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By Tim Montgomerie
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Paul has already done a fine job of explaining the importance of George Osborne's determination to link Ed Balls to the economic failure of the Brown years.

Ed Balls was at Brown's right hand from the very beginning as his principal economic adviser.

Balls was there when Labour designed the failed tripartite system.

Balls was there when Brown raised taxes one hundred times.

Balls was there when the deficit was allowed to grow during good times – the very opposite advice of the Keynesian creed he supposedly follows.

Balls was there when Brown kept insisting that he'd abolished boom and bust.

Balls was also inside Brown's kitchen cabinet when Damian McBride was practising his dark arts.

It was perfectly legitimate last week when the Chancellor suggested that the man who wants his job had questions to answer about Labour's involvement in the Libor scandal. It may be that those questions will be answered with a clean bill of health for Ed Balls and Labour ministers. Time will tell. It's certainly too early for people like Andrea Leadsom and Lord Lamont to know for sure.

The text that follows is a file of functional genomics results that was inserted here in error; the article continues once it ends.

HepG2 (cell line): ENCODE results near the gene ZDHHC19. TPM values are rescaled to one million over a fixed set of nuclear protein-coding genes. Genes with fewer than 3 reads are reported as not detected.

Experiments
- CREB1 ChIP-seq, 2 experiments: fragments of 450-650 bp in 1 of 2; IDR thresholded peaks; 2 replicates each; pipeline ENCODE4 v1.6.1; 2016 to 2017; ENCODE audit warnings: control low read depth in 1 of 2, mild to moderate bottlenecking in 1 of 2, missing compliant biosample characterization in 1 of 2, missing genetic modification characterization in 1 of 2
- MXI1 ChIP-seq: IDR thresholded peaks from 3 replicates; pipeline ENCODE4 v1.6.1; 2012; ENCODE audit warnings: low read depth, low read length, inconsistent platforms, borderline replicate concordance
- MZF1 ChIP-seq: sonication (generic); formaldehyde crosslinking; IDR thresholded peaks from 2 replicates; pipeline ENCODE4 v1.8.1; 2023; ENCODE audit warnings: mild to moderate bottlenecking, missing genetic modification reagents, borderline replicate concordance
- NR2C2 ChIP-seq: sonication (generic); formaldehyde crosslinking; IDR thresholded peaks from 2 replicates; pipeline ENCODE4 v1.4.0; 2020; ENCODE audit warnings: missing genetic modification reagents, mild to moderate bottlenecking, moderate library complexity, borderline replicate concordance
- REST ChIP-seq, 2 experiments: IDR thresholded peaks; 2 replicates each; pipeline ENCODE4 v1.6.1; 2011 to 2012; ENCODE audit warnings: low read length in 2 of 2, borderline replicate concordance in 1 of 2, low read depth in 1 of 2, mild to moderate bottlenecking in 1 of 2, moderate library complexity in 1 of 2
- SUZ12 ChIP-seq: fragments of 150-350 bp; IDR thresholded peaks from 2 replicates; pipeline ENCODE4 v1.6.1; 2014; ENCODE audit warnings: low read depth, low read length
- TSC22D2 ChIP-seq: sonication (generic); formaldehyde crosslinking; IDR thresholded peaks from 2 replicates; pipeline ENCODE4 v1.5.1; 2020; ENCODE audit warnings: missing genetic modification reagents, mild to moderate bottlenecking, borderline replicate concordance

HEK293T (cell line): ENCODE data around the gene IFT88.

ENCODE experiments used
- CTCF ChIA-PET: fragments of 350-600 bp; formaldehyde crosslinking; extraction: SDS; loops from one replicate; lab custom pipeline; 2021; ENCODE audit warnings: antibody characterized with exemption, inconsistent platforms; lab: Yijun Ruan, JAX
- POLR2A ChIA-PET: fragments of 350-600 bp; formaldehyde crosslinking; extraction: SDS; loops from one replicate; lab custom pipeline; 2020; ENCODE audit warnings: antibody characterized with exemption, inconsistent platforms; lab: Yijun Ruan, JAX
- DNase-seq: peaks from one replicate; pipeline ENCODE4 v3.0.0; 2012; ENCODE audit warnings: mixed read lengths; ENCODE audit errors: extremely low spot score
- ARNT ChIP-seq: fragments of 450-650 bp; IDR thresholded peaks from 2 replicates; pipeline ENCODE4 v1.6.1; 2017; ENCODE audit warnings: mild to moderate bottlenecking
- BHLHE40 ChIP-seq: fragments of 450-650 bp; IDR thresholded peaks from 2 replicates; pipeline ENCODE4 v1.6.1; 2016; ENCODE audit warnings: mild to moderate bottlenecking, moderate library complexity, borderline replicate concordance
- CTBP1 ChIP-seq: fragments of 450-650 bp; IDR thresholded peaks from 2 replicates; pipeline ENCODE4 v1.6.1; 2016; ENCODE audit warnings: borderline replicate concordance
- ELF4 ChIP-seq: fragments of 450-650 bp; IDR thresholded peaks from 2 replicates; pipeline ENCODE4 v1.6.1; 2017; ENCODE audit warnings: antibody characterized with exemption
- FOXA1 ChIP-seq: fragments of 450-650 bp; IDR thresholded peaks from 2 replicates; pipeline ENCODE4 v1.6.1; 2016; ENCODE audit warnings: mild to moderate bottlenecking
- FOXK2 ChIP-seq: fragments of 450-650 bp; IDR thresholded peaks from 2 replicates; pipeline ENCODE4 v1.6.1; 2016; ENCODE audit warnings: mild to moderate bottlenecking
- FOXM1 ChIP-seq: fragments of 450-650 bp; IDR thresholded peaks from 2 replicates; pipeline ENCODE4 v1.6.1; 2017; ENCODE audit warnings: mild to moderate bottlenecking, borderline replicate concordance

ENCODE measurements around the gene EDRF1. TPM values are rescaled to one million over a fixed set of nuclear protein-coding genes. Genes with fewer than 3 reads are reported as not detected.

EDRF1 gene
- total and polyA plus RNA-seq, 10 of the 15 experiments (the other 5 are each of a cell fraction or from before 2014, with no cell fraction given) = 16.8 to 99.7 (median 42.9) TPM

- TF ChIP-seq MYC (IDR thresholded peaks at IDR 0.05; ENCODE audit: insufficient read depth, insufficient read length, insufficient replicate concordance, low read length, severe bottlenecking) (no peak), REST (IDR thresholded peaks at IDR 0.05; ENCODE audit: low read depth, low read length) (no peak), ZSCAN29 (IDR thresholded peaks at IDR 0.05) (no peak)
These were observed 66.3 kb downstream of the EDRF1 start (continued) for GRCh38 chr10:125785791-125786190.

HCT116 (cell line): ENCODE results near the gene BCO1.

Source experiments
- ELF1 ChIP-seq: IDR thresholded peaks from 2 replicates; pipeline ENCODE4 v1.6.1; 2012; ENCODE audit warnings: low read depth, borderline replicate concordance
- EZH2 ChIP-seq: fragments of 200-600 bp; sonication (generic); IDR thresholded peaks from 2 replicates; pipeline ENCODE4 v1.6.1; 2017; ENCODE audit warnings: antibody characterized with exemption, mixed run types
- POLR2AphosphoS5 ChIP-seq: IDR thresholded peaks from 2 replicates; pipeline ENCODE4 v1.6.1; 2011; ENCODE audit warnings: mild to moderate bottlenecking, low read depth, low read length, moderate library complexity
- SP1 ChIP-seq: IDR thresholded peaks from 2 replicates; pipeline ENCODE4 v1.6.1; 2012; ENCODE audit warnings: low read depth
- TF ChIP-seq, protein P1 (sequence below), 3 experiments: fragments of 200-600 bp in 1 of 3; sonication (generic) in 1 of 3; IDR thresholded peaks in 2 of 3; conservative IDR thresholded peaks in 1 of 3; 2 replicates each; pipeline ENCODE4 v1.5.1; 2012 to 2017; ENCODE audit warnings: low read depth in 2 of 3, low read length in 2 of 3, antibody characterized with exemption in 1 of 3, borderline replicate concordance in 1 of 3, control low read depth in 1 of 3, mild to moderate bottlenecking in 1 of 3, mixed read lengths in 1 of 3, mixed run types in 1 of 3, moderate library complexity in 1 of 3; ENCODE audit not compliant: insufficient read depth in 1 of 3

In the meantime all Tories should pause for thought. Labour would be united if the tables were turned. They'd be blackening the Tory brand for a decade if we'd left the country in the mess that they did. There are questions about George Osborne's competitiveness agenda but he's 100% right about going after Ed Balls. If that man ever got his hands on the Treasury levers again I can't bear to contemplate the consequences for our country.

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